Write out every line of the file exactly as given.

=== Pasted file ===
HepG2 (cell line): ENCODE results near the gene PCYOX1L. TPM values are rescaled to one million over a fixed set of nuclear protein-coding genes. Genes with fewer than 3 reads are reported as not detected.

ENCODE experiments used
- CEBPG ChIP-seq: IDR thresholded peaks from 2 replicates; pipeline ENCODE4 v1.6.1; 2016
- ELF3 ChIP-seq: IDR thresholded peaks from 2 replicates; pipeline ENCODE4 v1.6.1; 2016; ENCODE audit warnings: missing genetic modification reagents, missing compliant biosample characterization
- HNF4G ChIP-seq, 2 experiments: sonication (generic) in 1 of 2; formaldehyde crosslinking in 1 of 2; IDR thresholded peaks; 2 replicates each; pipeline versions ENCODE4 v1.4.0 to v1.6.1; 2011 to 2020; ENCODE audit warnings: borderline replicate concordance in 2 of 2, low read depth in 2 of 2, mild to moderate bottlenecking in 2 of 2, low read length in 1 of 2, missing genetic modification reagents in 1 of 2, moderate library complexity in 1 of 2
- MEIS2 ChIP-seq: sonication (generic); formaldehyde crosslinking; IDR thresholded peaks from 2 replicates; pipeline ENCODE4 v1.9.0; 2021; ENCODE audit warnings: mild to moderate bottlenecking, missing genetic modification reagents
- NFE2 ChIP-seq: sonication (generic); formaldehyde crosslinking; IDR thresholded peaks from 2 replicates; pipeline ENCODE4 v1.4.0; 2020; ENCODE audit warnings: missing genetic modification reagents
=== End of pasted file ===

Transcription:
HepG2 (cell line): ENCODE results near the gene PCYOX1L. TPM values are rescaled to one million over a fixed set of nuclear protein-coding genes. Genes with fewer than 3 reads are reported as not detected.

ENCODE experiments used
- CEBPG ChIP-seq: IDR thresholded peaks from 2 replicates; pipeline ENCODE4 v1.6.1; 2016
- ELF3 ChIP-seq: IDR thresholded peaks from 2 replicates; pipeline ENCODE4 v1.6.1; 2016; ENCODE audit warnings: missing genetic modification reagents, missing compliant biosample characterization
- HNF4G ChIP-seq, 2 experiments: sonication (generic) in 1 of 2; formaldehyde crosslinking in 1 of 2; IDR thresholded peaks; 2 replicates each; pipeline versions ENCODE4 v1.4.0 to v1.6.1; 2011 to 2020; ENCODE audit warnings: borderline replicate concordance in 2 of 2, low read depth in 2 of 2, mild to moderate bottlenecking in 2 of 2, low read length in 1 of 2, missing genetic modification reagents in 1 of 2, moderate library complexity in 1 of 2
- MEIS2 ChIP-seq: sonication (generic); formaldehyde crosslinking; IDR thresholded peaks from 2 replicates; pipeline ENCODE4 v1.9.0; 2021; ENCODE audit warnings: mild to moderate bottlenecking, missing genetic modification reagents
- NFE2 ChIP-seq: sonication (generic); formaldehyde crosslinking; IDR thresholded peaks from 2 replicates; pipeline ENCODE4 v1.4.0; 2020; ENCODE audit warnings: missing genetic modification reagents